3. You are a life saver! I missed where you initially mentioned ArtKive, and I am so glad I saw it now. I have been trying to figure out what to do with all of my little Picasso’s work, this is great. Thanks!

  4. I love this idea, but I know it wouldn’t work for Isaac just yet. He’s turning four in a few weeks, and he is so uninterested in careful masterpieces. When I give him paint, I get a mess in five minutes flat. (and he loves it!) He’s just not into detailed art yet. I think he’d just rip pages out of the book and “wreck” it, with his gusto for mess and exploration with sensory stuff (like ripping). Maybe a few months/years down the road?? I hope so. I wonder if I could foster that in him. He does love to put his coloured pages up on the fridge. Anyway, sorry for the long and rambling comment…. I’ve just been pondering this whole art thing lately!

  5. My son loves bound books to color and write in but finding ones with blank pages and that don’t cost a ton has been hard – thanks for sharing about bare books – I can’t wait to try them out.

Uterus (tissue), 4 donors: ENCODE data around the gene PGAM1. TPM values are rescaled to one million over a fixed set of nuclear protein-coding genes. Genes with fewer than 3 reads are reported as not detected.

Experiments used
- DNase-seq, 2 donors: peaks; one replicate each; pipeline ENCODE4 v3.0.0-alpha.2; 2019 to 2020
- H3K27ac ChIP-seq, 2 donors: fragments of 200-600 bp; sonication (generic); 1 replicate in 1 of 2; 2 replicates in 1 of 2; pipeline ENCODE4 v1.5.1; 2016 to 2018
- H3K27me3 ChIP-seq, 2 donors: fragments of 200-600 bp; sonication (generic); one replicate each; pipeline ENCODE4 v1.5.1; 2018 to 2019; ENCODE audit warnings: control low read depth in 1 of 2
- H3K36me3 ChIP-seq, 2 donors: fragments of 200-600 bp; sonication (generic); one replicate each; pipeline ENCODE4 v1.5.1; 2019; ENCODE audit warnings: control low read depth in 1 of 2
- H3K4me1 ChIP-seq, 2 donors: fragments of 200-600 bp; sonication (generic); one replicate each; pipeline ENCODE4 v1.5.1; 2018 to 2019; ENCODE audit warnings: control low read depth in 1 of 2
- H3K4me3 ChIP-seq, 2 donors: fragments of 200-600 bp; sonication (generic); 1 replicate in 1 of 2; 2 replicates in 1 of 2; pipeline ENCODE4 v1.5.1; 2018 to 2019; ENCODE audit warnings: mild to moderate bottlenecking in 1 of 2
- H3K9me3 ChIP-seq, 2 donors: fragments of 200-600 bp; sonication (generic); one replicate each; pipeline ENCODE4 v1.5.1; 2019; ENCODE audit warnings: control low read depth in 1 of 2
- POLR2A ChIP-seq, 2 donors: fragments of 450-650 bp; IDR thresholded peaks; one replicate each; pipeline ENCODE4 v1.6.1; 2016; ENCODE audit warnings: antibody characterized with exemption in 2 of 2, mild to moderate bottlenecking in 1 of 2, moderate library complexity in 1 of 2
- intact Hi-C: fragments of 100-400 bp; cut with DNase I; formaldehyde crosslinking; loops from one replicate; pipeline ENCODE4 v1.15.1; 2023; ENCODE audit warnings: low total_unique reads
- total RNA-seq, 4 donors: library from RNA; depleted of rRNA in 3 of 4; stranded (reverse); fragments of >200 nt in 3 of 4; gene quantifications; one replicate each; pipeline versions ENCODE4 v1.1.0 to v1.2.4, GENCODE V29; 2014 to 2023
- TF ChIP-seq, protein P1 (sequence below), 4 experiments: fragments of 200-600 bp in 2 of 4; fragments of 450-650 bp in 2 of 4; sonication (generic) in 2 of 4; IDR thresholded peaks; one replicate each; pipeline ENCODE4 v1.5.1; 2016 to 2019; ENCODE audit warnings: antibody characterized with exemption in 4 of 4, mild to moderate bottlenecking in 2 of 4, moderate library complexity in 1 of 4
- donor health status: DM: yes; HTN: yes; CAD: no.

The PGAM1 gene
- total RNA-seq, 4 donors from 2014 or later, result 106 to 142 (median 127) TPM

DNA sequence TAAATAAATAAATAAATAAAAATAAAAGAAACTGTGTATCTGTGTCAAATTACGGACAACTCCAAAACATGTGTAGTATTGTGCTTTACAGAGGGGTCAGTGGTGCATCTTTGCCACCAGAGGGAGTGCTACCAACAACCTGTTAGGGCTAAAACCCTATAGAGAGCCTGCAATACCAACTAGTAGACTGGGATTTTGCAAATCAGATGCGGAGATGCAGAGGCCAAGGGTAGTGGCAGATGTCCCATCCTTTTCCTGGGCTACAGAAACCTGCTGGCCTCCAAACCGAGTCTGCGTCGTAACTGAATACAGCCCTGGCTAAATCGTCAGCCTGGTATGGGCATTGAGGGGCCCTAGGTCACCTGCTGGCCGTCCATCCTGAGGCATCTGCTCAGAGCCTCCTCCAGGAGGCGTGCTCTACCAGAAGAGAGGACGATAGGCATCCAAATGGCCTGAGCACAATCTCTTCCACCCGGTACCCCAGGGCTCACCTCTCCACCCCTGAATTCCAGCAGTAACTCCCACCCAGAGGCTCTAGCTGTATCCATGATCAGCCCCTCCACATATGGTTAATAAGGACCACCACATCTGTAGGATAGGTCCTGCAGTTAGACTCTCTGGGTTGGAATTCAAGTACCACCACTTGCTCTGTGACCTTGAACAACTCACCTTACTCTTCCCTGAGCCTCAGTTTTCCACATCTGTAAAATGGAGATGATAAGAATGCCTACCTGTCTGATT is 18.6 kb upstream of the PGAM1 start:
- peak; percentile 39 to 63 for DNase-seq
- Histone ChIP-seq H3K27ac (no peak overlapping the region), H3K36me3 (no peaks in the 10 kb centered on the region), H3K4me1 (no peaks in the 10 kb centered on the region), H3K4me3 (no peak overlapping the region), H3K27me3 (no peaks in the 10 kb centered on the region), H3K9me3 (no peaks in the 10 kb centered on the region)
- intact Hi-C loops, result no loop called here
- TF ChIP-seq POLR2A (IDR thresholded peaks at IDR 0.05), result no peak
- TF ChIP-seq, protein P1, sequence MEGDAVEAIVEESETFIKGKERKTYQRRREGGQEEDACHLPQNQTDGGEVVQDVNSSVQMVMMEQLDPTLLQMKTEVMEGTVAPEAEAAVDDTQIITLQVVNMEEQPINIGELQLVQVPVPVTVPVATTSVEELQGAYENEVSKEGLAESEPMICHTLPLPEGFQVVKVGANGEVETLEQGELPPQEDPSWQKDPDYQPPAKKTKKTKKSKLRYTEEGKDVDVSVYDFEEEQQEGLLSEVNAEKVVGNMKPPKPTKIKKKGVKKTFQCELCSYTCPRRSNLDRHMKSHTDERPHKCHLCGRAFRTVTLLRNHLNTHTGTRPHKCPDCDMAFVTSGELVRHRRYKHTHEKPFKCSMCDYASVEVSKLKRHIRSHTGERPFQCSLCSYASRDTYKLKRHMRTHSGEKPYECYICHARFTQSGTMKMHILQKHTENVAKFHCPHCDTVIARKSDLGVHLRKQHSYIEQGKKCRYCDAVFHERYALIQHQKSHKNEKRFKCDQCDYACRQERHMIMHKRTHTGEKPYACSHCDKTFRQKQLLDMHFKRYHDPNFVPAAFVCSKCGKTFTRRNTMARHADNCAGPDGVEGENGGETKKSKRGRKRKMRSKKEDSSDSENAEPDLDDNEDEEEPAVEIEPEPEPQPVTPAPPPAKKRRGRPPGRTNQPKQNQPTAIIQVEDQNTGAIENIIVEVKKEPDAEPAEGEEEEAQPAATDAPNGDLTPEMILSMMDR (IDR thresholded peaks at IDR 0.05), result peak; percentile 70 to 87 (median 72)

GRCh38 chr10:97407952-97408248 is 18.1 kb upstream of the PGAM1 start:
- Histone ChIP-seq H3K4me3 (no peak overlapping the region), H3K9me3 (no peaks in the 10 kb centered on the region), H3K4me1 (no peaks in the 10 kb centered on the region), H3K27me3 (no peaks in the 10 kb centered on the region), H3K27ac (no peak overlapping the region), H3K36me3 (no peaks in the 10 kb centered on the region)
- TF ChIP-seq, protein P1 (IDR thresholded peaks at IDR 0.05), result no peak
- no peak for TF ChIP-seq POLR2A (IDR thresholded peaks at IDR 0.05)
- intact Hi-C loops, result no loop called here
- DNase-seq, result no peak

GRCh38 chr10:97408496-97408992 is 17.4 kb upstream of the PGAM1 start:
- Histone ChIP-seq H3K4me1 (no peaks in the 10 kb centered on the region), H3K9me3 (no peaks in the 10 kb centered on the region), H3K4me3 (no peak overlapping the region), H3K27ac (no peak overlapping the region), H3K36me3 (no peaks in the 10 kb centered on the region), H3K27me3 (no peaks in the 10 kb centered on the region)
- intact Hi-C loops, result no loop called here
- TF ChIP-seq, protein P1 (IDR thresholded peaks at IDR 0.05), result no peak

And while he loves the bound books (which are great for church and traveling – lots of paper, but not all over the place) he hates to get rid of any of them. So, we have less paper around but a stack of notebooks full of doodles! But, I’m glad he enjoys them and this way, uses both sides of the paper and often will go back and add something to previously “finished” drawings.

    • Maybe you could print out some recent or favorite photos and he could glue them in his books over his artwork. Then they would serve a dual purpose of showcasing art and photos! I suppose he would have to be okay with covering his precious art, but maybe if he knew the photo albums would be *his* to enjoy he would go for it. 🙂

  6. I love the idea of the blank book and crayons for a birthday gift! I’m always trying to think of something good for birthday party gifts…where do you buy them?

  7. Thank you for the great ideas! Here are some more ideas for storing, displaying and making keepsakes from kids’ art.